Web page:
Read more: Observer,

Interpretation Problems in Immigration Proceedings: How Grave Can They Be?

The quality of interpretation and the professionalism of the court interpreter are of the utmost importance in immigration proceedings, especially in asylum or extradition cases, where the stakes are high. Serious concerns about the interpreter’s professional behavior can even cause the court decision to be set aside, as happened in a recent asylum case.

At the First-tier Tribunal hearing of this case the official court interpreter simply failed to translate everything that the appellant said. The appellant, who understood some English, brought this to the Immigration Judge’s attention. A second interpreter, who was present at this hearing and who had been hired by the appellant’s solicitors, also noticed inconsistencies in the translation provided by the court interpreter and made the appellant’s barrister fully aware of the problem. The appellant’s barrister proceeded to apply for the case to be adjourned and re-heard on this basis. The application was refused, however. The judge stated that the attendance of an additional interpreter was “an unnecessary expenditure of public funds” and suggested that the application was just a tactical move by the barrister in order to “lay the ground for an appeal in the event of this appeal being unsuccessful”.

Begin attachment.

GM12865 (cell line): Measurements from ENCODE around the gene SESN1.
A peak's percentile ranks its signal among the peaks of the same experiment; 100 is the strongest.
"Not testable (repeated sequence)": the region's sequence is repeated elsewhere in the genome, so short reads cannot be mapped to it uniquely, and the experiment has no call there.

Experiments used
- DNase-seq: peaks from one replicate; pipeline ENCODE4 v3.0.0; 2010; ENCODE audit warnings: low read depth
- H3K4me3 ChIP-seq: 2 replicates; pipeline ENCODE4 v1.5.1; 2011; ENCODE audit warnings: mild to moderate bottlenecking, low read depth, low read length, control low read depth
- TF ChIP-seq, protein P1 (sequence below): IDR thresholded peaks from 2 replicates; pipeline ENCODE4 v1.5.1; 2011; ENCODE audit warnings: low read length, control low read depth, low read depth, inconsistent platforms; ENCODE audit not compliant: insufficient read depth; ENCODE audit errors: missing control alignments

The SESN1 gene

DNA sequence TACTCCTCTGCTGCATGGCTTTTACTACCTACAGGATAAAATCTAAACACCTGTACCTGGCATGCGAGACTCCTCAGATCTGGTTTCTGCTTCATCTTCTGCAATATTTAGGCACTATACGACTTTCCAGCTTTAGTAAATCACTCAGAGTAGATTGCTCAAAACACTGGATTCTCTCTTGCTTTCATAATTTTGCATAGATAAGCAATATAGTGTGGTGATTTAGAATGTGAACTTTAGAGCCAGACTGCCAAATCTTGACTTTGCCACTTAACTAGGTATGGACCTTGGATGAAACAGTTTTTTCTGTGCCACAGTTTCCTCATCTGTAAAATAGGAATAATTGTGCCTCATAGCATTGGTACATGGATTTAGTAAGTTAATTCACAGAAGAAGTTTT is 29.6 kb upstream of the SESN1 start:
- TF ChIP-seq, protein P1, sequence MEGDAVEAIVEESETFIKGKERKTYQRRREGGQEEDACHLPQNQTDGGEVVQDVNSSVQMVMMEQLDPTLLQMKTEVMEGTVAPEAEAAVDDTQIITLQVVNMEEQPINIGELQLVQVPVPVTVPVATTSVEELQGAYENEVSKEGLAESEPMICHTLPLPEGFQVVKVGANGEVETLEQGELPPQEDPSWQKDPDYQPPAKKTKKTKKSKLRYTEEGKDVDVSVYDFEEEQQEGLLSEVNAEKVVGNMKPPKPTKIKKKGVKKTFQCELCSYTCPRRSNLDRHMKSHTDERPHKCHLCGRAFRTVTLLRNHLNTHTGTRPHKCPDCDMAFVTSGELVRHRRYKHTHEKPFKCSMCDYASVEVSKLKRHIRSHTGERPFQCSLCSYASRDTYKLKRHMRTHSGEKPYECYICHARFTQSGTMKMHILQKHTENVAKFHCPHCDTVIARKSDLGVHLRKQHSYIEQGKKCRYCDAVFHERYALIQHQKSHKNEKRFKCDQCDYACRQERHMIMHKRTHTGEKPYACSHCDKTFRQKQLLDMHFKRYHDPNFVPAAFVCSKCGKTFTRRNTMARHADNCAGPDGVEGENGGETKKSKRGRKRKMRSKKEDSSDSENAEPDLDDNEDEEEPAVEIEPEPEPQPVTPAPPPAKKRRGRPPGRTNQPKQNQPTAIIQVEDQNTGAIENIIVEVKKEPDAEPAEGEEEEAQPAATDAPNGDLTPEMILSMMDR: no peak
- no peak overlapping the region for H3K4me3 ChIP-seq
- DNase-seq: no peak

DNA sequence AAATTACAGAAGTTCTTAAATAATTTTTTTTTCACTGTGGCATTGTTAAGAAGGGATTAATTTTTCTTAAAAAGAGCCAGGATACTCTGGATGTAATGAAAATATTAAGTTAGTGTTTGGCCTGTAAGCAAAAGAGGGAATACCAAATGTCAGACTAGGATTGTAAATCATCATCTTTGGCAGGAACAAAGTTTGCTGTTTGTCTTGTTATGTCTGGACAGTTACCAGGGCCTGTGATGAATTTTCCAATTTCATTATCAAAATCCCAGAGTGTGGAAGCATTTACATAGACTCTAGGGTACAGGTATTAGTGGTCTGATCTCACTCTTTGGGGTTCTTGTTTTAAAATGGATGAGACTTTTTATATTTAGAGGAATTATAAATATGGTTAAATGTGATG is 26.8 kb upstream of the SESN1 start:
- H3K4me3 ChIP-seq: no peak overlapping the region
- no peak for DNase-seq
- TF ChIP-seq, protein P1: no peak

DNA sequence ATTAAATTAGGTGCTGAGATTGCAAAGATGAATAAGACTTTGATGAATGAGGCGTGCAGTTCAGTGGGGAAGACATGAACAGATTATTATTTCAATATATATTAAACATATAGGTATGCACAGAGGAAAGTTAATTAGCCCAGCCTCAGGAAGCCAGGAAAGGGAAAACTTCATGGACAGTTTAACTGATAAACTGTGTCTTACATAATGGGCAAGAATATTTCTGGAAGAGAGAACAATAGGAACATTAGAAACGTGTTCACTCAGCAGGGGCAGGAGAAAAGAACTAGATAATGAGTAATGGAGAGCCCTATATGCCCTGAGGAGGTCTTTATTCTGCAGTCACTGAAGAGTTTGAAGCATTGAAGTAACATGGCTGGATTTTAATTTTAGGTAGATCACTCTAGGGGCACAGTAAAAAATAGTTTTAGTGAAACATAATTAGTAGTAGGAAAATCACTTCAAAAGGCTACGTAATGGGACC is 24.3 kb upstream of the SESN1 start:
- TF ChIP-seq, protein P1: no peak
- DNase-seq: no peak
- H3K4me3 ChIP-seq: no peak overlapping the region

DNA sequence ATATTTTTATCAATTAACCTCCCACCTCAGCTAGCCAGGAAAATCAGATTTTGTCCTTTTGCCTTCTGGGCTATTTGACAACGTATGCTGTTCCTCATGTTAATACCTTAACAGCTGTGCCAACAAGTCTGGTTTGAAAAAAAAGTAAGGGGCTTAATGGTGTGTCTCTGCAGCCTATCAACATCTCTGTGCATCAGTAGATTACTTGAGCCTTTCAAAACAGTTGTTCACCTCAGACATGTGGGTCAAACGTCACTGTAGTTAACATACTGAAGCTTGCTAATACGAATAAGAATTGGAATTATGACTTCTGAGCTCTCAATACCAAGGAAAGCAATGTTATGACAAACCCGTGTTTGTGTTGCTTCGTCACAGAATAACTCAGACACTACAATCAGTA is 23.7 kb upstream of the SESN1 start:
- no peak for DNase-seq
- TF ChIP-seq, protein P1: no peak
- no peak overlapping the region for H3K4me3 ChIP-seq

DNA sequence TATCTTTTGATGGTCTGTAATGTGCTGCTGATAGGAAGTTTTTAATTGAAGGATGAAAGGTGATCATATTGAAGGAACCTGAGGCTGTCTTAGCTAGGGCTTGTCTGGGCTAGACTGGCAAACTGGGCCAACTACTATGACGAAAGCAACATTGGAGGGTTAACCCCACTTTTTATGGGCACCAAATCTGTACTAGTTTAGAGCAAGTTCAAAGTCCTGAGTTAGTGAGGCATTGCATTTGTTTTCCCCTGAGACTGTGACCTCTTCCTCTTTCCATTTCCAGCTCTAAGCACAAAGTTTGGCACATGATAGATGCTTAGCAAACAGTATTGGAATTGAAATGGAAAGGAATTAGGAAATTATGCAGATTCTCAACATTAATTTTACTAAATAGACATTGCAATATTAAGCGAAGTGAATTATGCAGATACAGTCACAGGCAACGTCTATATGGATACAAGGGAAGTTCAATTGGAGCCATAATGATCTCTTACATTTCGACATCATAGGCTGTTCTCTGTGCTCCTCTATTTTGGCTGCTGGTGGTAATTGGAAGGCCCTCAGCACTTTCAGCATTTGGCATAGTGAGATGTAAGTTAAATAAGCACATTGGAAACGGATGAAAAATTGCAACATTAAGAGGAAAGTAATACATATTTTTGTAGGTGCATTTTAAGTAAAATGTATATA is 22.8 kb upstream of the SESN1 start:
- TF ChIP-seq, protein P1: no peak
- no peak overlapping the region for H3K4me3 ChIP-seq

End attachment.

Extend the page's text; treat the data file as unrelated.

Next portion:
This case highlights a systemic problem that occurs where interpreters are required in the Courts and the Tribunals. Good translators are very difficult to find and in many cases for the case to go ahead, there is inevitably a compromise. The judges needs to strike a balance between appellants who are trying to disrupt or delay proceedings and the interests of justice where an appellants case could be wrongly decided because of inferior or inaccurate translation. 

Read more: Gherson Immigration,

Long-Term Foster Care of Child and Adoption of Another Against Mother's Wishes Violation of Article 8